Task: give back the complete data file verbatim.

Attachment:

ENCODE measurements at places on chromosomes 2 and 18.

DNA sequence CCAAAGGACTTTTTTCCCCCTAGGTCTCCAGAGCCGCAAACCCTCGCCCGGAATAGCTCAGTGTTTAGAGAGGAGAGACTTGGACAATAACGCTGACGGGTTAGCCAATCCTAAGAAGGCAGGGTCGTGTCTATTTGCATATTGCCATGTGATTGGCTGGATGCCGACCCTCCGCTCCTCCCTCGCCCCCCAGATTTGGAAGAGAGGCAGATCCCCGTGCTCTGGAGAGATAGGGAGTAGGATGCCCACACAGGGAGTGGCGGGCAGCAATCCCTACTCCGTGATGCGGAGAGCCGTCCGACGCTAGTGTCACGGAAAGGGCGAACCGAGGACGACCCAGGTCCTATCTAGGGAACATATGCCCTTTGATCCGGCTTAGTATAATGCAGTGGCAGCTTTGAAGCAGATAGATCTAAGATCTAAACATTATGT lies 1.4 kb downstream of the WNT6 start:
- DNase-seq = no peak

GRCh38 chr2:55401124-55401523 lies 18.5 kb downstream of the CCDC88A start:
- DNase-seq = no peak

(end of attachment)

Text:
ENCODE measurements at places on chromosomes 2 and 18.

DNA sequence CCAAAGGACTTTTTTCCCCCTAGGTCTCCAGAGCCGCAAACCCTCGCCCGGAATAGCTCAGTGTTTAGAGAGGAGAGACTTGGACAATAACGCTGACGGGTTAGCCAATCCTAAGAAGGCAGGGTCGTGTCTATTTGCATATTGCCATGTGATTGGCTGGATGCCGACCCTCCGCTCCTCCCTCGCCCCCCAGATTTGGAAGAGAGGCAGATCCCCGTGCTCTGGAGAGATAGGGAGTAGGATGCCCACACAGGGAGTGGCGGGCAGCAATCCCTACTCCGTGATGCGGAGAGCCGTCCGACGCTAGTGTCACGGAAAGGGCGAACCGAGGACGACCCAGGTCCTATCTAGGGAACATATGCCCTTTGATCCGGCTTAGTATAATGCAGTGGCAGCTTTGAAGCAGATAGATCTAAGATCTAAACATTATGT lies 1.4 kb downstream of the WNT6 start:
- DNase-seq = no peak

GRCh38 chr2:55401124-55401523 lies 18.5 kb downstream of the CCDC88A start:
- DNase-seq = no peak